Supreme Court of Canada Confirms Availability of Judicial Review Despite Limited Statutory Appeal Rights

Administrative decision-makers, like judges, can get the facts wrong. When a tribunal’s enabling legislation restricts appeals to questions of law alone, are participants precluded from asking the courts to review errors of fact or mixed fact and law? In a recent decision, the Supreme Court of Canada confirmed in Yatar v. TD Insurance Meloche Monnex, 2024 SCC 8 that a limited statutory right of appeal does not, on its own, preclude judicial review of other aspects of a decision.

Depending on the particular facts, this finding may significantly expand judicial oversight of decisions from various tribunals in British Columbia that are subject to limited statutory appeals, including the Property Assessment Appeal Board.


Ms. Yatar contested the denial of her insurance benefits following an accident. The Ontario Licence Appeal Tribunal (“LAT”) dismissed her application as being time-barred. Ms. Yatar’s request for reconsideration was also dismissed. The applicable statute, Ontario’s Licence Appeal Tribunal Act (“LAT Act”), limited Ms. Yatar’s right of appeal from the decision to questions of law alone. As Ms. Yatar believed the LAT had made errors of fact, or mixed fact and law, she pursued both an appeal and judicial review.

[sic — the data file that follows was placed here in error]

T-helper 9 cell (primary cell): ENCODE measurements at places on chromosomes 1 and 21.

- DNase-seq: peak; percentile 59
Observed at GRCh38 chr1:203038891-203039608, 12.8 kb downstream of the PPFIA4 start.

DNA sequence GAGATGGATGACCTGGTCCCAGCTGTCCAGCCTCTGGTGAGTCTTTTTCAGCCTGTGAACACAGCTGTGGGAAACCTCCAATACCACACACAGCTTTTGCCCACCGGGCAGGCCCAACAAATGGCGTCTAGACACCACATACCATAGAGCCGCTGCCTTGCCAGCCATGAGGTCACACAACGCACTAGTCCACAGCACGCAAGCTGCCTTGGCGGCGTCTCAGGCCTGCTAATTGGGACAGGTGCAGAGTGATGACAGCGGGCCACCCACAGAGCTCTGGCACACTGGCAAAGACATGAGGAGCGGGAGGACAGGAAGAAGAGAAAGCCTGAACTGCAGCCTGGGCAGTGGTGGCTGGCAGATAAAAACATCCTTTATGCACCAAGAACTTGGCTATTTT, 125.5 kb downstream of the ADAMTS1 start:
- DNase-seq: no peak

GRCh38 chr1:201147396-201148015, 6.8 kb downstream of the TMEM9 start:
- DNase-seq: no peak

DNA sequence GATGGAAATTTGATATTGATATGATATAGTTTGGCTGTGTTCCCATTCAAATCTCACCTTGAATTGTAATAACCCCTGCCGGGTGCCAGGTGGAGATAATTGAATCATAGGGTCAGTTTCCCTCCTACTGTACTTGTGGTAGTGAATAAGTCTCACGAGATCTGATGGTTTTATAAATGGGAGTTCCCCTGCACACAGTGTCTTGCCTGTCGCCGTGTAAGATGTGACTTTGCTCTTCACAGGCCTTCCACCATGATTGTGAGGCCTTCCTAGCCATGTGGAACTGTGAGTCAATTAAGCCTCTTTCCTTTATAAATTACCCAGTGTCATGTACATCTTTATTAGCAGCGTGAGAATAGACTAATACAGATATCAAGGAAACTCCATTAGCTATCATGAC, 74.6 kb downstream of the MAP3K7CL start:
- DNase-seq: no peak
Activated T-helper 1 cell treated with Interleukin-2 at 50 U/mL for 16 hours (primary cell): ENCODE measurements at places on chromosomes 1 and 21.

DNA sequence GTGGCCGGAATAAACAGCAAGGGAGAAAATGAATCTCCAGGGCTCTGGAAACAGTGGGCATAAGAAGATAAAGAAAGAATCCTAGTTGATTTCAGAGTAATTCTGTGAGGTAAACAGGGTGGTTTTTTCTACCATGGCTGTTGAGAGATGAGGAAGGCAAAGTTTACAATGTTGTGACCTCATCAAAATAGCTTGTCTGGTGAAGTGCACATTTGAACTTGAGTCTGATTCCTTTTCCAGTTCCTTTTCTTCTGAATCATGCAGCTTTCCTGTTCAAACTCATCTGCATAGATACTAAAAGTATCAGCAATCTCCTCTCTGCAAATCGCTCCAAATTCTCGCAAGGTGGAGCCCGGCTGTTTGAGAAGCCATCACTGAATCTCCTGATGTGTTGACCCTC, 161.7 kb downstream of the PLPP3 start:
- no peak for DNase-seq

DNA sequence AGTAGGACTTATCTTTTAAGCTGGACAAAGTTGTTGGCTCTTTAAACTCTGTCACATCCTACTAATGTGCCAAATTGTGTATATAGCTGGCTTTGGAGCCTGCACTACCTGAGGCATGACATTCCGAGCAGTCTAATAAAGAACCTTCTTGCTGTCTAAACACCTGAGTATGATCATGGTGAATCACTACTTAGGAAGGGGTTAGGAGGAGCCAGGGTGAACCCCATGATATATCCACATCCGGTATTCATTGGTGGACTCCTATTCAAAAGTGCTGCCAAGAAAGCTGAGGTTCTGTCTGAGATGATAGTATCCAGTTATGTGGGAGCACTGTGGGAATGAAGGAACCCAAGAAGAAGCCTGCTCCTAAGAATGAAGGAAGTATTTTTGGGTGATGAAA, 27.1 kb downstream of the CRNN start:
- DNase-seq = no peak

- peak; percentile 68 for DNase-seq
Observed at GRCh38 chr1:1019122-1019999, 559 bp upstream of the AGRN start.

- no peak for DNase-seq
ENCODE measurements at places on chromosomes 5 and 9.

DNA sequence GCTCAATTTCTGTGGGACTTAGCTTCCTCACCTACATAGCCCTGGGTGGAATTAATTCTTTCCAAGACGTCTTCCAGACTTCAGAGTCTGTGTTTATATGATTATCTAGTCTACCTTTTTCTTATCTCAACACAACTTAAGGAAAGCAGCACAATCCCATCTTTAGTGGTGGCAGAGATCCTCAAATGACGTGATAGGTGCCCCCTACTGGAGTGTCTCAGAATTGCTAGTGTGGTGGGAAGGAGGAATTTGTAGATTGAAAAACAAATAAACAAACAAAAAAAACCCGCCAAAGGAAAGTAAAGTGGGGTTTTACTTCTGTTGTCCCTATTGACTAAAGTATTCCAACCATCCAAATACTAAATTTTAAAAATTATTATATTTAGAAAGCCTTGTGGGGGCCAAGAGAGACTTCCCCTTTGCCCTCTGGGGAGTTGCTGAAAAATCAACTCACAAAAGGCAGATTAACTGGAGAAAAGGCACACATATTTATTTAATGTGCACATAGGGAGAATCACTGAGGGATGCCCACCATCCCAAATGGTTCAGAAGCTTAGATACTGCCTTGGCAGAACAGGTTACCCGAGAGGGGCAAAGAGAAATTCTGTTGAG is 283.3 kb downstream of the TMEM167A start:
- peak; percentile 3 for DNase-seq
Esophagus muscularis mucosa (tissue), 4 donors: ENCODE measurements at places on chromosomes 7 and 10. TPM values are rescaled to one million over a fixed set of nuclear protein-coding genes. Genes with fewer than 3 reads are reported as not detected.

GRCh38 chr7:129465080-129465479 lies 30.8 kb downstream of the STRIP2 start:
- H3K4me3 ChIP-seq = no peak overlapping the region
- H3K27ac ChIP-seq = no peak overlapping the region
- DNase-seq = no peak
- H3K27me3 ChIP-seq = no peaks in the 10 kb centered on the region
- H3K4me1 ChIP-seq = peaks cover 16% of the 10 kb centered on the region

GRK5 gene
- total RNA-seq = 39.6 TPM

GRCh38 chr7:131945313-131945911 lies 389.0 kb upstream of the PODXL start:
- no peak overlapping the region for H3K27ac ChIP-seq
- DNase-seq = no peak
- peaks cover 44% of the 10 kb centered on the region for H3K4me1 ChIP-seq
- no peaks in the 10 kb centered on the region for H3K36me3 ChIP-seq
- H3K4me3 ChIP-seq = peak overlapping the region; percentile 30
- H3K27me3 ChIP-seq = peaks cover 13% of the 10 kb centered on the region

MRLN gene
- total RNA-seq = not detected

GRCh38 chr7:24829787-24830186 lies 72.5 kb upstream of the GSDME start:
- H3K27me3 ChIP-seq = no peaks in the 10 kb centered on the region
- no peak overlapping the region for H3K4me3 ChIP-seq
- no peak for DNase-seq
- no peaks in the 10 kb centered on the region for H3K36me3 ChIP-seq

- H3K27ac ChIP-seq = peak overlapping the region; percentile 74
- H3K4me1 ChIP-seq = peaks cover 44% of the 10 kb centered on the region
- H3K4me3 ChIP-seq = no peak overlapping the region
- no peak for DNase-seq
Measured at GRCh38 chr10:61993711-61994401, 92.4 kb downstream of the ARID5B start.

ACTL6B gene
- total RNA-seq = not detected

The Divisional Court dismissed Ms. Yatar’s appeal, on the basis that it involved a question of mixed fact and law. It then considered whether it should entertain her application for judicial review. While the Court noted that the limited statutory appeal right in the LAT Act does not preclude an application for judicial review, it nonetheless found that it should only hear such an application in “exceptional circumstances”. In particular, the Court concluded that an adequate alternative remedy was available to Ms. Yatar (the statutory appeal), which justified the Court exercising its discretion to decline to entertain her application for judicial review.